Beavers What do beavers eat? What are beavers predators? Where do beavers live? Cool facts about beavers

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What are beavers predators? Because beavers spend most of their lives either in the water or in a lodge protected by water, they have very few natural predators. Of the successful predators that they do have, however, wolves and humans are the major two. Other predators include bears, lynxes, wolverines, red foxes, and dogs. In North America coyotes and possibly river otters also prey on beavers. There is question of whether river otters eat found carcasses of beavers or if they actually hunt and kill them; regardless, the beaver is rarely found to be part of river otters' diet. Like most other mammals the young of beavers are more likely to fall victim to predators than adults.

Text of Beavers What do beavers eat? What are beavers predators? Where do beavers live? Cool facts about...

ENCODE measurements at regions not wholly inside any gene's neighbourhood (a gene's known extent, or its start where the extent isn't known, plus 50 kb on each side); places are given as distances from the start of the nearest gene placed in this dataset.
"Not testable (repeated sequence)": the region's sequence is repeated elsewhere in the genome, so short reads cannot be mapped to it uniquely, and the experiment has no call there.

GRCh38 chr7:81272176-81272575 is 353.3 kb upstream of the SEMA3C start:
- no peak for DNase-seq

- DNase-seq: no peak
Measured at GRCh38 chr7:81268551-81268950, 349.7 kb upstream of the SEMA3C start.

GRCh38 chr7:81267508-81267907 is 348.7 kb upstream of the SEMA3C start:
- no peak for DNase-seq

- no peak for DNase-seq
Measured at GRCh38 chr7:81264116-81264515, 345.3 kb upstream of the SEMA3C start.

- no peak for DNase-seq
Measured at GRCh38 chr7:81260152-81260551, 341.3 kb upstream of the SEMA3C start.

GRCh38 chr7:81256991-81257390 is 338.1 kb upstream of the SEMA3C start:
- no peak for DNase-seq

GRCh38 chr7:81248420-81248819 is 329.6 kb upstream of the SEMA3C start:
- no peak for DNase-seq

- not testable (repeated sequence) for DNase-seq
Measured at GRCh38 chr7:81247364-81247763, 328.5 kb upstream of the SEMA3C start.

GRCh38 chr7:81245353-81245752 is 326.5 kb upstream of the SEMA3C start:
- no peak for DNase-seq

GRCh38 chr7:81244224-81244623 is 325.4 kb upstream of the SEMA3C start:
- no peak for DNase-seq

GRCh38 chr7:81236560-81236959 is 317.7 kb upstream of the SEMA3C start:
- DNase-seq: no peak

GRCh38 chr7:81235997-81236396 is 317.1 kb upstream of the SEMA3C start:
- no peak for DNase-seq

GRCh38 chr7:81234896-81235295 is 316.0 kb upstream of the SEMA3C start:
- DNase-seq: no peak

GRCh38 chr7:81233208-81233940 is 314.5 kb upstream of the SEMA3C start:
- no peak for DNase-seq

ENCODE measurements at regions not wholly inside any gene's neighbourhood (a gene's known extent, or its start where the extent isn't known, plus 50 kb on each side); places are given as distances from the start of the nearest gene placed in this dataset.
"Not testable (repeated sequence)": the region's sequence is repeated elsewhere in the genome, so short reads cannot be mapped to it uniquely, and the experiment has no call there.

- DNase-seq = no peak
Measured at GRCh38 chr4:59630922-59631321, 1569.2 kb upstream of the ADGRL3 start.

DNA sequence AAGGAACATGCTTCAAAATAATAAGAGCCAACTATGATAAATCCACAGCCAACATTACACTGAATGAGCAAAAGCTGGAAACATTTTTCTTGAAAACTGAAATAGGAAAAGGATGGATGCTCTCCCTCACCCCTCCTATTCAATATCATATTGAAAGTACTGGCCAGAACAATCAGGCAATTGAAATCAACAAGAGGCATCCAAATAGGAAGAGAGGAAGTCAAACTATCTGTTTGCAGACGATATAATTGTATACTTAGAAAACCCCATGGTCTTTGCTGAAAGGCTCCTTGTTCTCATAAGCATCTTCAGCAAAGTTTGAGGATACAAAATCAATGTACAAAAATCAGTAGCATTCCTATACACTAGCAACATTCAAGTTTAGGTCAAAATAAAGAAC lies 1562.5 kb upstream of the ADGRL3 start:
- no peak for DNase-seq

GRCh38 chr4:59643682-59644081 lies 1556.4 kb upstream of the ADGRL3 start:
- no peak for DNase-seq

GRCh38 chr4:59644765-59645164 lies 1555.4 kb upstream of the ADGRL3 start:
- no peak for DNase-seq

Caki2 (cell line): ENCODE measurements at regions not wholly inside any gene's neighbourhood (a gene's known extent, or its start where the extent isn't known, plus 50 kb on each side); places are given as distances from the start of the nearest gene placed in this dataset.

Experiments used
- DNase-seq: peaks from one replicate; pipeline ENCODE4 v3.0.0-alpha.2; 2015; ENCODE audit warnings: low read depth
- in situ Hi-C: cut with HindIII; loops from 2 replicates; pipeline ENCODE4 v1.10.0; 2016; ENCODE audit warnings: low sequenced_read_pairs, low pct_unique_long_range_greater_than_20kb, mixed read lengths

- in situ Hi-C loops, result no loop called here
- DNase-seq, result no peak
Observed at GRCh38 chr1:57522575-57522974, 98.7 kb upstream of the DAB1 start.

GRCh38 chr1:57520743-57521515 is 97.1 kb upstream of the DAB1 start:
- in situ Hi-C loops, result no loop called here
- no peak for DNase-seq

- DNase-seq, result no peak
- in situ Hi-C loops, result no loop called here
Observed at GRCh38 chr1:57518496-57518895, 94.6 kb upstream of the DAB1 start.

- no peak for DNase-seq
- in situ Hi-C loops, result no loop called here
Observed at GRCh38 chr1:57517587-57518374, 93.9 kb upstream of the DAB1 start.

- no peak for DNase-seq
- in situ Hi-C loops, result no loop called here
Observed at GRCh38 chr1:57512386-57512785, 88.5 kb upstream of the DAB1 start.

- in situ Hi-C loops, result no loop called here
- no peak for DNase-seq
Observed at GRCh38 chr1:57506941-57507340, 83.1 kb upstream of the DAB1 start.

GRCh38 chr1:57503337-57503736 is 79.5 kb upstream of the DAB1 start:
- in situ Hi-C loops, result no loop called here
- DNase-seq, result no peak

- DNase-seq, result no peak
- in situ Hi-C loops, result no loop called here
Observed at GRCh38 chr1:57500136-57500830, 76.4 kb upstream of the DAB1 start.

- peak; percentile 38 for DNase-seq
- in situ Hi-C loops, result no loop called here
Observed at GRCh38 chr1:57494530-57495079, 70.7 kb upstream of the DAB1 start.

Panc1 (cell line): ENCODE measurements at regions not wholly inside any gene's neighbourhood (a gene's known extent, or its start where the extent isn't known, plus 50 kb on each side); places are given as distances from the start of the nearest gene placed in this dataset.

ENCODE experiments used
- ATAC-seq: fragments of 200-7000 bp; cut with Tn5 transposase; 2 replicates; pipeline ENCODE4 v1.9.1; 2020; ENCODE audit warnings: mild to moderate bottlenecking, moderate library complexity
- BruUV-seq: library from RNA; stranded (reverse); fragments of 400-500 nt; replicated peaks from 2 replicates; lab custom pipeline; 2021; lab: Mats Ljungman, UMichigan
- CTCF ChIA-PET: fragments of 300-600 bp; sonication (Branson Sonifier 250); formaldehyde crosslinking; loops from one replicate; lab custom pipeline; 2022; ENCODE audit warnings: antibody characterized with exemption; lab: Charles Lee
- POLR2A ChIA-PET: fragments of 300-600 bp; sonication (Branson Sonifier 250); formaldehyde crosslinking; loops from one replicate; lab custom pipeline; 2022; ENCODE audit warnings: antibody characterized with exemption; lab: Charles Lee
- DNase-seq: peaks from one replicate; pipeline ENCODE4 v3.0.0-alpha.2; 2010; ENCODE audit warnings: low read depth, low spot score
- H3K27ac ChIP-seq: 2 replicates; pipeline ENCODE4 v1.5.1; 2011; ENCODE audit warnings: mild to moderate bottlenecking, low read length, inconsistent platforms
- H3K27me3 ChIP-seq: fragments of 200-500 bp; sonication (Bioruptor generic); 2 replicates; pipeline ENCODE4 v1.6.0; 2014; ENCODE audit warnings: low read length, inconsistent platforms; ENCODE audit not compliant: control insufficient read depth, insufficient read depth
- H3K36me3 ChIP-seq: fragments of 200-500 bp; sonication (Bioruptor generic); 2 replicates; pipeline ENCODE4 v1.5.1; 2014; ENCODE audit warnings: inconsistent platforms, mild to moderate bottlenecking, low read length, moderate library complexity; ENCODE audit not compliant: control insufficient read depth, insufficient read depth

Beavers What do beavers eat? What are beavers predators? Where do beavers live? Cool facts about beavers. What do beavers eat? Beavers eat tree bark and the soft tissue, called cambium that lies beneath the bark. Trees they seem especially fond of are willows, maples, poplars, beeches, birches, alders, and aspens. They also eat water vegetation, as well as water lilies and various berries. What are beavers predators? Because beavers spend most of their lives either in the water or in a lodge protected by water, they have very few natural predators. Of the successful predators that they do have, however, wolves and humans are the major two. Other predators include bears, lynxes, wolverines, red foxes, and dogs. In North America coyotes and possibly river otters also prey on beavers. There is question of whether river otters eat found carcasses of beavers or if they actually hunt and kill them; regardless, the beaver is rarely found to be part of river otters' diet. Like most other mammals the young of beavers are more likely to fall victim to predators than adults. What are beavers predators? Beavers rely on their heightened sense of hearing to detect and evade predators. Sun and Mueller-Schwarze recorded that tail slapping was the most frequently observed alarm call in their 2003 publication. Tail slapping is simply when a beaver slaps its tail on the surface of the water, making a noise that can be heard by humans 100 meters away. Other beavers recognize tail slapping as an alarm call and respond by diving into the water. Beavers tail slap at the approach of humans, at the presence of unfamiliar noises, and at the presence of unfamiliar odors. Some times a beaver will slap the water with its tail in response to another beaver's slap before diving. Beavers will be more likely to respond to tail slaps produced by older beavers than younger ones. The tail slap of a younger beaver sounds different because of their smaller tails. This lack of response is most likely because younger beavers are still learning when to tail slap and when to not. There are probably more tail slaps produced by young beavers that are not in response to a predator or threat, so others do not take their slaps as seriously. Where do beavers live? They were once widespread in N and central Eurasia except E Siberia, and in North America from the arctic tree line to the S United States. Because of their great importance in maintaining the natural environment, they have been reintroduced in many areas of North America and Russia and are now increasing in numbers. Beavers are responsible for creating many of the woodland ponds that support lush vegetation and eventually become meadows. Cool facts about Beavers. Beavers are very industrious creatures. In fact they are often referred to as nature's architects. Read on to learn some interesting facts about beavers. Beavers grow three to four feet long and weigh between forty and sixty pounds. Beavers have five toes on their webbed feet. A beaver's front teeth never stop growing. The beaver's large front teeth enable them to cut and chew. Gnawing wood helps to wear them down. Beavers can swim at an average of five miles per hour. The beaver is a strong and intelligent animal. They can influence the environment similar to humankind. Cool facts about Beavers. A beaver can stay underwater for approximately fifteen minutes before coming up for air. Beavers eat bark, roots, leaves and twigs. The nose and ears of a beaver have valves that close when they go underwater. The broad tail of a beaver functions as a rudder. The lifespan of a beaver is approximately sixteen years. Beavers have an average of two to four offspring per litter. A beaver's offspring are called kits. Cool facts about Beavers. Beavers have thick heavy fur protected by long hairs called guard hairs to keep them warm in icy water. Beavers are very clean animals and will not go to the bathroom in their living area. Beavers are very vocal with their children. They even discipline their offspring. By building dams beavers can influence and even change vegetation and animal life. A beaver's teeth have a hard orange coating that helps to keep them from breaking. Bears, wolves, coyotes, bobcats and other animals prey on beavers. Although these predators are very dangerous, human hunting and destruction of habitat are often the biggest threat to beavers. Cool facts about Beavers. A beaver's fur is naturally oily and waterproof. Beavers are one of America's largest rodents. Beavers are nocturnal animals. Bees What do bees eat? What are bees predators? Where do bees live? Cool facts about bees. What do bees eat? Bees eat honey. That must be a hard diet to keep up. What are bees predators? Wasps. Where do bees live? In hives in trees, buildings, and where other bees will think is safe to their queens. Mostly bee hives. Cool facts about Bees. Bees belong to the third largest insect order which also includes wasps and ants. There are three types of bees in the hive Queen, Worker and Drone. Workers live about 45 days in the summer, drones are driven out of the hive in the fall. Queens can live for up to 5 years. The queen may lay 1,500 or more eggs each day during her lifetime.This daily egg production may equal her own weight. She is constantly fed and groomed by attendant worker bees. Honey bees fly at 15 miles per hour. Honey bees' wings stroke 11,400 times per minute, thus making their distinctive buzz. Honeybees are the only insect that produce food used by humans. Honeybees usually travel approximately 3 miles from their hive. They can travel up to 6 miles searching for food. Honey bees produce beeswax from eight paired glands on the underside of their abdomen. Cool facts about Bees. Honey bees must consume about 8 pounds of honey to biochemically produce each pound of beeswax. Honeybees are the only bees that die after they sting. Honeybees are responsible for pollinating approximately 80% of all fruit, vegetable and seed crops in the U.S. Honeybees have five eyes, 3 small ones on top of the head and two big ones in front. They also have hair on their eyes. Honeybees can see two things we cannot. One is in the ultraviolet and another is plane polarized light. If a bee entered a movie theater, they would not see a continuous motion movie, but rather each individual frame. Bees communicate with each other by dancing and by using pheromones (scents). Bees brains are the size of a sesame seed, about 20,000 times less massive than the human brain. Cool facts about Bees. Bees can recognize individual human faces Bees can count to four.